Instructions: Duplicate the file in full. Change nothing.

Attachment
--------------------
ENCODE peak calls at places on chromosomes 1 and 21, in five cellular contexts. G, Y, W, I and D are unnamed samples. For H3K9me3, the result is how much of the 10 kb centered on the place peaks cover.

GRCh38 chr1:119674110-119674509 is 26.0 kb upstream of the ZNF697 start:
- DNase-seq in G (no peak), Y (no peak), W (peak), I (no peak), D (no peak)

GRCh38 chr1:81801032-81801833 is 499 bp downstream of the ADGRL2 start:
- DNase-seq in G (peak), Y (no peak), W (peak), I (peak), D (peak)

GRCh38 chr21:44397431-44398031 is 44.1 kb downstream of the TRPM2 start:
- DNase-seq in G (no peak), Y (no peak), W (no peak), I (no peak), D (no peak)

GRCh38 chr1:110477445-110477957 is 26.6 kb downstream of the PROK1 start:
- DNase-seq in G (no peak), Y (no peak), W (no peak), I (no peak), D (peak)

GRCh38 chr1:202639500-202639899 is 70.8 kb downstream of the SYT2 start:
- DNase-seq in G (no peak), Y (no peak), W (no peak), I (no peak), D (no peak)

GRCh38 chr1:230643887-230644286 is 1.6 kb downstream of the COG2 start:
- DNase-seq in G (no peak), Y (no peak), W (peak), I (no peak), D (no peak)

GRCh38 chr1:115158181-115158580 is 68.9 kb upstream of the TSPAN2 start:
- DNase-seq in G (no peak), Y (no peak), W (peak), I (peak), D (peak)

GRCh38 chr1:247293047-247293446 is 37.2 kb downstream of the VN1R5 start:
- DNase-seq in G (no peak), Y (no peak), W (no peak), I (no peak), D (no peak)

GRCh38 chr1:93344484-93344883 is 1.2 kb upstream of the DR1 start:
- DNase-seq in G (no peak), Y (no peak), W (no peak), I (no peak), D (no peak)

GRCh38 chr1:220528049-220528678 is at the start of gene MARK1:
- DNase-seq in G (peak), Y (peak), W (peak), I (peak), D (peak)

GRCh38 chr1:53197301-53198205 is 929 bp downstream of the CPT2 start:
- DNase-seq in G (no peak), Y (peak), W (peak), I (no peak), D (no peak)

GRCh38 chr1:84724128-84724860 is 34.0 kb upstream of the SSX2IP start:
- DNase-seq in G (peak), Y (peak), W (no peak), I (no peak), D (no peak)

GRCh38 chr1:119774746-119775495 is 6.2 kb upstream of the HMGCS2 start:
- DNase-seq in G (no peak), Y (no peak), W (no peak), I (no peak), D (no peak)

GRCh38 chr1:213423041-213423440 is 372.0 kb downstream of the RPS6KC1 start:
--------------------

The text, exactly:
ENCODE peak calls at places on chromosomes 1 and 21, in five cellular contexts. G, Y, W, I and D are unnamed samples. For H3K9me3, the result is how much of the 10 kb centered on the place peaks cover.

GRCh38 chr1:119674110-119674509 is 26.0 kb upstream of the ZNF697 start:
- DNase-seq in G (no peak), Y (no peak), W (peak), I (no peak), D (no peak)

GRCh38 chr1:81801032-81801833 is 499 bp downstream of the ADGRL2 start:
- DNase-seq in G (peak), Y (no peak), W (peak), I (peak), D (peak)

GRCh38 chr21:44397431-44398031 is 44.1 kb downstream of the TRPM2 start:
- DNase-seq in G (no peak), Y (no peak), W (no peak), I (no peak), D (no peak)

GRCh38 chr1:110477445-110477957 is 26.6 kb downstream of the PROK1 start:
- DNase-seq in G (no peak), Y (no peak), W (no peak), I (no peak), D (peak)

GRCh38 chr1:202639500-202639899 is 70.8 kb downstream of the SYT2 start:
- DNase-seq in G (no peak), Y (no peak), W (no peak), I (no peak), D (no peak)

GRCh38 chr1:230643887-230644286 is 1.6 kb downstream of the COG2 start:
- DNase-seq in G (no peak), Y (no peak), W (peak), I (no peak), D (no peak)

GRCh38 chr1:115158181-115158580 is 68.9 kb upstream of the TSPAN2 start:
- DNase-seq in G (no peak), Y (no peak), W (peak), I (peak), D (peak)

GRCh38 chr1:247293047-247293446 is 37.2 kb downstream of the VN1R5 start:
- DNase-seq in G (no peak), Y (no peak), W (no peak), I (no peak), D (no peak)

GRCh38 chr1:93344484-93344883 is 1.2 kb upstream of the DR1 start:
- DNase-seq in G (no peak), Y (no peak), W (no peak), I (no peak), D (no peak)

GRCh38 chr1:220528049-220528678 is at the start of gene MARK1:
- DNase-seq in G (peak), Y (peak), W (peak), I (peak), D (peak)

GRCh38 chr1:53197301-53198205 is 929 bp downstream of the CPT2 start:
- DNase-seq in G (no peak), Y (peak), W (peak), I (no peak), D (no peak)

GRCh38 chr1:84724128-84724860 is 34.0 kb upstream of the SSX2IP start:
- DNase-seq in G (peak), Y (peak), W (no peak), I (no peak), D (no peak)

GRCh38 chr1:119774746-119775495 is 6.2 kb upstream of the HMGCS2 start:
- DNase-seq in G (no peak), Y (no peak), W (no peak), I (no peak), D (no peak)

GRCh38 chr1:213423041-213423440 is 372.0 kb downstream of the RPS6KC1 start: